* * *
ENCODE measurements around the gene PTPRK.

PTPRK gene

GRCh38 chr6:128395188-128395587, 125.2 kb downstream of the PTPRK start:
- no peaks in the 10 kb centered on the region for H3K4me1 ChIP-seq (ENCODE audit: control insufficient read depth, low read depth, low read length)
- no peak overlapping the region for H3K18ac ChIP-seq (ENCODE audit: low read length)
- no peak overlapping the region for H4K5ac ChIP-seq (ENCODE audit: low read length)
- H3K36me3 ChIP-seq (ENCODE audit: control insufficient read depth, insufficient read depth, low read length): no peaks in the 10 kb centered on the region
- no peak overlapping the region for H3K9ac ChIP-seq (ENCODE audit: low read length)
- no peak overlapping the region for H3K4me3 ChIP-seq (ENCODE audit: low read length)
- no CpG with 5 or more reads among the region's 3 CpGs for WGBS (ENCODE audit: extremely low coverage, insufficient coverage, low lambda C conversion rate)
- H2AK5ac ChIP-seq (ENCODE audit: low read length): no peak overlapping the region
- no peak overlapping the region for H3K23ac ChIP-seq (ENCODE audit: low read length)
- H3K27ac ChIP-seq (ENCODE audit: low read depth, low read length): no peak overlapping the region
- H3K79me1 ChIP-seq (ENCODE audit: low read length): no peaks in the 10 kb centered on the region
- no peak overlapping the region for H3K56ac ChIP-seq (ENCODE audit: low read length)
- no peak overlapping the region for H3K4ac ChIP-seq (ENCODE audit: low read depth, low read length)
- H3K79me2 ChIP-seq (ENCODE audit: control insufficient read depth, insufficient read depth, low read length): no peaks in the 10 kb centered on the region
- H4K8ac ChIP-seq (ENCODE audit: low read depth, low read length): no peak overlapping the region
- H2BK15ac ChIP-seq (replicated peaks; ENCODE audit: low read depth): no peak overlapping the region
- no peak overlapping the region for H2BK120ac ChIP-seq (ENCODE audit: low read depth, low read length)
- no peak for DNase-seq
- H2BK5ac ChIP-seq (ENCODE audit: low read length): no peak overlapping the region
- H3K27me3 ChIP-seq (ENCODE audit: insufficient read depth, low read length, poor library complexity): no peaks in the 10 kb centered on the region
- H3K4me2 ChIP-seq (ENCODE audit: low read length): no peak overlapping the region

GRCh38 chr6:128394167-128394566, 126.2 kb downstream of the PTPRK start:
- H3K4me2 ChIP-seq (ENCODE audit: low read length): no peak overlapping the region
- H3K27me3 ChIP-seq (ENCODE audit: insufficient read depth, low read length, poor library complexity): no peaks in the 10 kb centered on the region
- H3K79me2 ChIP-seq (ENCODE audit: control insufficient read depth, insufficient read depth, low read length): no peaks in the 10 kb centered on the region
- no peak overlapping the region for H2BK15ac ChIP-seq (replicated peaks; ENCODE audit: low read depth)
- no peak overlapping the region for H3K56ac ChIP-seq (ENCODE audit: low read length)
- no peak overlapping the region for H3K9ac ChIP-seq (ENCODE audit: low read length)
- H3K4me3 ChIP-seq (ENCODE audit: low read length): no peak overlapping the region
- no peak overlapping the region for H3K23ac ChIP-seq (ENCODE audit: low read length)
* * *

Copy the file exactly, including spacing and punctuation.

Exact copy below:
ENCODE measurements around the gene PTPRK.

PTPRK gene

GRCh38 chr6:128395188-128395587, 125.2 kb downstream of the PTPRK start:
- no peaks in the 10 kb centered on the region for H3K4me1 ChIP-seq (ENCODE audit: control insufficient read depth, low read depth, low read length)
- no peak overlapping the region for H3K18ac ChIP-seq (ENCODE audit: low read length)
- no peak overlapping the region for H4K5ac ChIP-seq (ENCODE audit: low read length)
- H3K36me3 ChIP-seq (ENCODE audit: control insufficient read depth, insufficient read depth, low read length): no peaks in the 10 kb centered on the region
- no peak overlapping the region for H3K9ac ChIP-seq (ENCODE audit: low read length)
- no peak overlapping the region for H3K4me3 ChIP-seq (ENCODE audit: low read length)
- no CpG with 5 or more reads among the region's 3 CpGs for WGBS (ENCODE audit: extremely low coverage, insufficient coverage, low lambda C conversion rate)
- H2AK5ac ChIP-seq (ENCODE audit: low read length): no peak overlapping the region
- no peak overlapping the region for H3K23ac ChIP-seq (ENCODE audit: low read length)
- H3K27ac ChIP-seq (ENCODE audit: low read depth, low read length): no peak overlapping the region
- H3K79me1 ChIP-seq (ENCODE audit: low read length): no peaks in the 10 kb centered on the region
- no peak overlapping the region for H3K56ac ChIP-seq (ENCODE audit: low read length)
- no peak overlapping the region for H3K4ac ChIP-seq (ENCODE audit: low read depth, low read length)
- H3K79me2 ChIP-seq (ENCODE audit: control insufficient read depth, insufficient read depth, low read length): no peaks in the 10 kb centered on the region
- H4K8ac ChIP-seq (ENCODE audit: low read depth, low read length): no peak overlapping the region
- H2BK15ac ChIP-seq (replicated peaks; ENCODE audit: low read depth): no peak overlapping the region
- no peak overlapping the region for H2BK120ac ChIP-seq (ENCODE audit: low read depth, low read length)
- no peak for DNase-seq
- H2BK5ac ChIP-seq (ENCODE audit: low read length): no peak overlapping the region
- H3K27me3 ChIP-seq (ENCODE audit: insufficient read depth, low read length, poor library complexity): no peaks in the 10 kb centered on the region
- H3K4me2 ChIP-seq (ENCODE audit: low read length): no peak overlapping the region

GRCh38 chr6:128394167-128394566, 126.2 kb downstream of the PTPRK start:
- H3K4me2 ChIP-seq (ENCODE audit: low read length): no peak overlapping the region
- H3K27me3 ChIP-seq (ENCODE audit: insufficient read depth, low read length, poor library complexity): no peaks in the 10 kb centered on the region
- H3K79me2 ChIP-seq (ENCODE audit: control insufficient read depth, insufficient read depth, low read length): no peaks in the 10 kb centered on the region
- no peak overlapping the region for H2BK15ac ChIP-seq (replicated peaks; ENCODE audit: low read depth)
- no peak overlapping the region for H3K56ac ChIP-seq (ENCODE audit: low read length)
- no peak overlapping the region for H3K9ac ChIP-seq (ENCODE audit: low read length)
- H3K4me3 ChIP-seq (ENCODE audit: low read length): no peak overlapping the region
- no peak overlapping the region for H3K23ac ChIP-seq (ENCODE audit: low read length)